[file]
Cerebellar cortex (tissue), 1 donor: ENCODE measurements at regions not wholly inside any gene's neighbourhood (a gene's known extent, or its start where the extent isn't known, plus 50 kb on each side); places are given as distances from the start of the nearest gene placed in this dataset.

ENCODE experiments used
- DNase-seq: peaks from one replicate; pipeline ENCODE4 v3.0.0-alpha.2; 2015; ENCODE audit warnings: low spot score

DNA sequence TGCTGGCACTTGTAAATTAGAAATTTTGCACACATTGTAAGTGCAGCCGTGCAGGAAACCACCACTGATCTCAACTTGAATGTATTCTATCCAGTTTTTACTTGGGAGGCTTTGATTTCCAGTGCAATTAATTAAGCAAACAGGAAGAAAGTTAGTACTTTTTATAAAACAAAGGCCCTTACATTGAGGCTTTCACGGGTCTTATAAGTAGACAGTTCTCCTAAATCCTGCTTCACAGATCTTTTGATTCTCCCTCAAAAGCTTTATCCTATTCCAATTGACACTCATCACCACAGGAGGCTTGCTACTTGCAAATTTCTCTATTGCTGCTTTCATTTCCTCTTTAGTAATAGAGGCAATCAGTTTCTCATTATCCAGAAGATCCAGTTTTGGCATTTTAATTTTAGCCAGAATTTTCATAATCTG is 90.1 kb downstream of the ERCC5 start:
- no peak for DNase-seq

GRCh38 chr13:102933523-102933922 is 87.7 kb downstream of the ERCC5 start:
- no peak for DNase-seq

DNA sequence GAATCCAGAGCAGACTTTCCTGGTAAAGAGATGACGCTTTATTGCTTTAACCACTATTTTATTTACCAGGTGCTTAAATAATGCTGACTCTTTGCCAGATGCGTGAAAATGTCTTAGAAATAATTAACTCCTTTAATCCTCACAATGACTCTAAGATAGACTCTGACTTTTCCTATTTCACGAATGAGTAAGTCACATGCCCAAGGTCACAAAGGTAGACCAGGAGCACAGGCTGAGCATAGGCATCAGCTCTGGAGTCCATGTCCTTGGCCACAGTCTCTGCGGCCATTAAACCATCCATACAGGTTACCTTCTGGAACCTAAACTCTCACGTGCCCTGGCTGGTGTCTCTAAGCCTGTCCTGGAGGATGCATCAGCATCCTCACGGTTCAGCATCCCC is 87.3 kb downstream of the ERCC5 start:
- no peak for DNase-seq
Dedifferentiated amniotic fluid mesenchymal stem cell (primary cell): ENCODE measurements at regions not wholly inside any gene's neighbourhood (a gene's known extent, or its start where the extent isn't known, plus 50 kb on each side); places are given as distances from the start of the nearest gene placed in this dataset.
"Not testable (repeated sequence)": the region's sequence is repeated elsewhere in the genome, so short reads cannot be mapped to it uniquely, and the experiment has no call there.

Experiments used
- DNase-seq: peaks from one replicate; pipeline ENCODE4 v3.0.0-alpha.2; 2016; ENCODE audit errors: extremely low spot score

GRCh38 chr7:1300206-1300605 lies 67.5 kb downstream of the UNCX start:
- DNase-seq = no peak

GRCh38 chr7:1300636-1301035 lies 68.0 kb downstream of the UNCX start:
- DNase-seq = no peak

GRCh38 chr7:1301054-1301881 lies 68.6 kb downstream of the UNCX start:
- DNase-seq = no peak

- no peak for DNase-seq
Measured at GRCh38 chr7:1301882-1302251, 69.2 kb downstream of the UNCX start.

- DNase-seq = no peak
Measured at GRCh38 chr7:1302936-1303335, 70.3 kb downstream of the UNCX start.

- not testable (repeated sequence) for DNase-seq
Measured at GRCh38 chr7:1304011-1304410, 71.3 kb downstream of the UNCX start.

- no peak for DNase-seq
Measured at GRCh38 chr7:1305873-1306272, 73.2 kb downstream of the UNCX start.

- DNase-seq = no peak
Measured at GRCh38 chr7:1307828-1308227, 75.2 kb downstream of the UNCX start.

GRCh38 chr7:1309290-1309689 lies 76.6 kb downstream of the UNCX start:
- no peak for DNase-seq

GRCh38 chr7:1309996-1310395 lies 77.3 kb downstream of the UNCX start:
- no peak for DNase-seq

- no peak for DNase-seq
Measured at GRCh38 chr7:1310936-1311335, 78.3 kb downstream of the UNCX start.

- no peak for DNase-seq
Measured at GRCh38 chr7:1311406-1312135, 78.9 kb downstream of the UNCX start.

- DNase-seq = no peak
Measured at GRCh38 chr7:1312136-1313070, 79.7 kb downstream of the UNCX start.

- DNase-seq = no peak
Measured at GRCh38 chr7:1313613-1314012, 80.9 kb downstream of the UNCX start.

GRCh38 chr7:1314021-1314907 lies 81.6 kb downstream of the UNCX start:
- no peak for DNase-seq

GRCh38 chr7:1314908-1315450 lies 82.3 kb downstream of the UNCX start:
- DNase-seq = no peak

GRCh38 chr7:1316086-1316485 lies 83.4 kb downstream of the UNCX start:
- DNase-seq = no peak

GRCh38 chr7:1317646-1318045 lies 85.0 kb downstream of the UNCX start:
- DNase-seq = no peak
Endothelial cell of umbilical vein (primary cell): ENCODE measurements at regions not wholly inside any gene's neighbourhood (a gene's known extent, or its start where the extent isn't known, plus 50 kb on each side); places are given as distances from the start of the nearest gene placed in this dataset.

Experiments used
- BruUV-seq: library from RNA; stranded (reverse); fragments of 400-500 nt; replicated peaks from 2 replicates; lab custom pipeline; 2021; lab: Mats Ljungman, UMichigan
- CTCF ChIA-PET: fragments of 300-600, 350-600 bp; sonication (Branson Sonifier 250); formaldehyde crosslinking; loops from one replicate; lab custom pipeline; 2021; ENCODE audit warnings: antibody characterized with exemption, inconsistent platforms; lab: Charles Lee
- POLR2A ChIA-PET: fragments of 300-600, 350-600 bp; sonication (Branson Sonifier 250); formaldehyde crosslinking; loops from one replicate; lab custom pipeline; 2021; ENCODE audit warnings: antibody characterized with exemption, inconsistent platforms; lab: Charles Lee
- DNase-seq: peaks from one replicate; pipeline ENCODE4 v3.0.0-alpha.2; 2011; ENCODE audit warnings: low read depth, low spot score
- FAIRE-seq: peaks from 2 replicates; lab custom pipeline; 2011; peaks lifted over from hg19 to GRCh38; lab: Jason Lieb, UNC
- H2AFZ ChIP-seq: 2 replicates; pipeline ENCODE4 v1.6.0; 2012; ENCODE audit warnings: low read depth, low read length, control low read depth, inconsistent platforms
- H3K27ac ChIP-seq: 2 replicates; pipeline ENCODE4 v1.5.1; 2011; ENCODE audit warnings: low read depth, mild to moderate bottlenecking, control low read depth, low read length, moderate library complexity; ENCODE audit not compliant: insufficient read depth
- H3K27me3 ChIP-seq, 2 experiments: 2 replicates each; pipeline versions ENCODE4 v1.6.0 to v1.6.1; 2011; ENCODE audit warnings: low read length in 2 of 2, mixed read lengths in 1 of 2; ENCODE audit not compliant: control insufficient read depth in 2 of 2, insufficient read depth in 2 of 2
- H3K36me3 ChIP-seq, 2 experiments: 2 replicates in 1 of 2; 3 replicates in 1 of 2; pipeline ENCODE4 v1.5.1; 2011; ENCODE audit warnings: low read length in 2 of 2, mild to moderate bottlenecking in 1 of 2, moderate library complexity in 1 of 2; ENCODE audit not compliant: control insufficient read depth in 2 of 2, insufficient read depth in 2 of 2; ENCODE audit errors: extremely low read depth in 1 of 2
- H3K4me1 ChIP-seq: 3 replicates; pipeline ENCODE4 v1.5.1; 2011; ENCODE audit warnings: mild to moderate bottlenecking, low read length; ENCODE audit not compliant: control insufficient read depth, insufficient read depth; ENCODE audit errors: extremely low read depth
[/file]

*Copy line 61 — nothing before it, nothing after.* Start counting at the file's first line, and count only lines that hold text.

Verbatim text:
- H3K4me1 ChIP-seq: 3 replicates; pipeline ENCODE4 v1.5.1; 2011; ENCODE audit warnings: mild to moderate bottlenecking, low read length; ENCODE audit not compliant: control insufficient read depth, insufficient read depth; ENCODE audit errors: extremely low read depth